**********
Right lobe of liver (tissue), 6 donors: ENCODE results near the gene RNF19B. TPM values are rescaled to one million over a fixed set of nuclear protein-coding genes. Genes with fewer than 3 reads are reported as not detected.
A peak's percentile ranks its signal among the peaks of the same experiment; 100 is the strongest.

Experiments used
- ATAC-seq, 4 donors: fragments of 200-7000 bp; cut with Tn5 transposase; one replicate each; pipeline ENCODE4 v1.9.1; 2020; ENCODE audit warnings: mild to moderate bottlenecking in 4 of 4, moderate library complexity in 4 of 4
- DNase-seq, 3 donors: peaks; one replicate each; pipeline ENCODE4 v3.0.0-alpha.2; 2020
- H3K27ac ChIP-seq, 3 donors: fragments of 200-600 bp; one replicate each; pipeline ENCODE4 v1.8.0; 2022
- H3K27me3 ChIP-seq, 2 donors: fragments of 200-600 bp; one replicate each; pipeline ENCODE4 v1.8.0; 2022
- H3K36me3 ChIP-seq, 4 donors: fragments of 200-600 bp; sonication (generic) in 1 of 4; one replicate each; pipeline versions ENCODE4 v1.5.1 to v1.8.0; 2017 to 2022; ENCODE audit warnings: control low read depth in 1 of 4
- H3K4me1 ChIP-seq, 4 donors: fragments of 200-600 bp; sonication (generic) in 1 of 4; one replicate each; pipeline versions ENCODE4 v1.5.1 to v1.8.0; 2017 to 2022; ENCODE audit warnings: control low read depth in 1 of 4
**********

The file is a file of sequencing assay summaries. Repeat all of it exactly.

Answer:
Right lobe of liver (tissue), 6 donors: ENCODE results near the gene RNF19B. TPM values are rescaled to one million over a fixed set of nuclear protein-coding genes. Genes with fewer than 3 reads are reported as not detected.
A peak's percentile ranks its signal among the peaks of the same experiment; 100 is the strongest.

Experiments used
- ATAC-seq, 4 donors: fragments of 200-7000 bp; cut with Tn5 transposase; one replicate each; pipeline ENCODE4 v1.9.1; 2020; ENCODE audit warnings: mild to moderate bottlenecking in 4 of 4, moderate library complexity in 4 of 4
- DNase-seq, 3 donors: peaks; one replicate each; pipeline ENCODE4 v3.0.0-alpha.2; 2020
- H3K27ac ChIP-seq, 3 donors: fragments of 200-600 bp; one replicate each; pipeline ENCODE4 v1.8.0; 2022
- H3K27me3 ChIP-seq, 2 donors: fragments of 200-600 bp; one replicate each; pipeline ENCODE4 v1.8.0; 2022
- H3K36me3 ChIP-seq, 4 donors: fragments of 200-600 bp; sonication (generic) in 1 of 4; one replicate each; pipeline versions ENCODE4 v1.5.1 to v1.8.0; 2017 to 2022; ENCODE audit warnings: control low read depth in 1 of 4
- H3K4me1 ChIP-seq, 4 donors: fragments of 200-600 bp; sonication (generic) in 1 of 4; one replicate each; pipeline versions ENCODE4 v1.5.1 to v1.8.0; 2017 to 2022; ENCODE audit warnings: control low read depth in 1 of 4